“Only let each person lead the life that the Lord has assigned to him, and to which God has called him.”
Life is a stewardship. We are caretakers and managers of a world and a life that did not derive from us. This understanding is basic to the Christian life but it does not come naturally. The parsimon of the self has a way of resolving even this fundamental role into terms that reflect self-interest.
One way we see this is in equating talents or abilities with what we term the ‘call’ to Christian vocation. If you are good at math, perhaps you would make a decent engineer or church treasurer. Or, if you are good with your hands you might make a good carpentar and serve on the property committee. This is what we might call the vocational guidance approach to ministry. Now, in many instances this can be a good guide and I am not deploring it but the call to Christian vocation involves something else.
Supposing a man has a real talent for robbing banks. He does not have a call to rob banks. A woman has a real talent for manipulating her way up the corporate ladder, crushing others in the process. She has no call to do this. Or a business leader uses his leadership skill to manipulate a church council to his advantage. He has no call to do this.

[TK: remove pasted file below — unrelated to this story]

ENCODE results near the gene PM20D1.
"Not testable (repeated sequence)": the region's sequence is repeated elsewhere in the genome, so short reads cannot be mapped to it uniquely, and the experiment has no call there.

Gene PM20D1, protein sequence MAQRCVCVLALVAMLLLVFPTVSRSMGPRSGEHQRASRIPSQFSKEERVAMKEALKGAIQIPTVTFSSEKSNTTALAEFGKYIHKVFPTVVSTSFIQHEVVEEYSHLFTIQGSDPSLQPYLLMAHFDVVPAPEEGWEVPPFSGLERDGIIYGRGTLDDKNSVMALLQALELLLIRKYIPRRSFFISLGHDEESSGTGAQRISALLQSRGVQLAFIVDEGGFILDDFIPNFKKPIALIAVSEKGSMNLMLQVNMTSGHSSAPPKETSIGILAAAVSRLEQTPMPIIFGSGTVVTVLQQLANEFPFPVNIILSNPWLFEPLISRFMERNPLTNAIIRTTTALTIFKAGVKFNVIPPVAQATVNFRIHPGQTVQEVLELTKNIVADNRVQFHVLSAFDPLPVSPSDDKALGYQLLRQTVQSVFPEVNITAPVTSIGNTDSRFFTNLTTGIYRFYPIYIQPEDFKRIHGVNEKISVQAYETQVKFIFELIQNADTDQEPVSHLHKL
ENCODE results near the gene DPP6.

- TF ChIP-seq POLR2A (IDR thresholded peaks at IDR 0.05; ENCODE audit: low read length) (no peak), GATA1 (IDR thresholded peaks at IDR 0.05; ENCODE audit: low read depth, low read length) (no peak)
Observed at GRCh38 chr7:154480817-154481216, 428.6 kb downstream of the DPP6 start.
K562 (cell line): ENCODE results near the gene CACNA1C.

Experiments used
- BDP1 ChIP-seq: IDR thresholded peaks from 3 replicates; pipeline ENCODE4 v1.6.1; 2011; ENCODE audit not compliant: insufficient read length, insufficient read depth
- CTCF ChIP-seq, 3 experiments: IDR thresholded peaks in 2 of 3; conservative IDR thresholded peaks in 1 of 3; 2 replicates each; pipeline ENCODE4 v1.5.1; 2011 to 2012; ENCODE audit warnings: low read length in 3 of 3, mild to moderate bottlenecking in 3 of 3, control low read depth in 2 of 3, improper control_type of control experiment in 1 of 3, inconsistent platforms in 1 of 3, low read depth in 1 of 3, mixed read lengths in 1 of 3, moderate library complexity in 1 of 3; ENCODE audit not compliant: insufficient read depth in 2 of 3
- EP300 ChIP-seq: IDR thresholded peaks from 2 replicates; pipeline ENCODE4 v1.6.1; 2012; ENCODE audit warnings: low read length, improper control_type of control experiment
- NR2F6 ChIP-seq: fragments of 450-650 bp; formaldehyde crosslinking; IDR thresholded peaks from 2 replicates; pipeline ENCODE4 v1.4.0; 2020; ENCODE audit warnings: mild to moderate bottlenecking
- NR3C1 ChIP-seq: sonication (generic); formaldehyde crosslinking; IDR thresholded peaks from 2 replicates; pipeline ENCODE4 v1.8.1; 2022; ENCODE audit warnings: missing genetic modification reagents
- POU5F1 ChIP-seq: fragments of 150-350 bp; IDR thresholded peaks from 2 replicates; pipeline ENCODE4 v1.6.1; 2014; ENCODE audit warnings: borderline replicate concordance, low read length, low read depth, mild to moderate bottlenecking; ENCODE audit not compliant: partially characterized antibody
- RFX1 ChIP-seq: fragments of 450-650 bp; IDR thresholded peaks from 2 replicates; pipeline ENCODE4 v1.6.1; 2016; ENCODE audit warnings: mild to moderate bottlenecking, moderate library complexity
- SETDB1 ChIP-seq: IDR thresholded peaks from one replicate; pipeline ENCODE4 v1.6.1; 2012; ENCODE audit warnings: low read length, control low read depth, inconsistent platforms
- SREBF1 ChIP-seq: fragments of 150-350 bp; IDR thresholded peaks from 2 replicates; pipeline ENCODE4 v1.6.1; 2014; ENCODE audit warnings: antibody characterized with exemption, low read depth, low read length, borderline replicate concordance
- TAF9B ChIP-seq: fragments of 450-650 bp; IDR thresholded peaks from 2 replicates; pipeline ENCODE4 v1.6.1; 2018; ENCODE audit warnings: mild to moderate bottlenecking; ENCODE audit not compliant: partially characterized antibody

A classmate of mine in the seminary graduated summa-cum-laude from a major university. He was president of his class, had a four point grade average all four years, gave the graduation speech and received several scholarships to pretigious graduate schools. He knew what he wanted to do, then something happened. When he finished the seminary he answered a call to a very small congregation in the far north woods of Minnesota, far from the expectations he and others had for him.
There is an element of ‘ought’ to the call to Christian vocation, whether lay or pastor. In the end, it is not sufficient to equate Christian service with what I am good at within myself. This may be nothing more than self interest, however benignly, disguising itself in religion. I must also ask the question, ‘What ought I do?’
“May the peace of God that passes all understanding keep your hearts and minds in Christ Jesus our Lord.”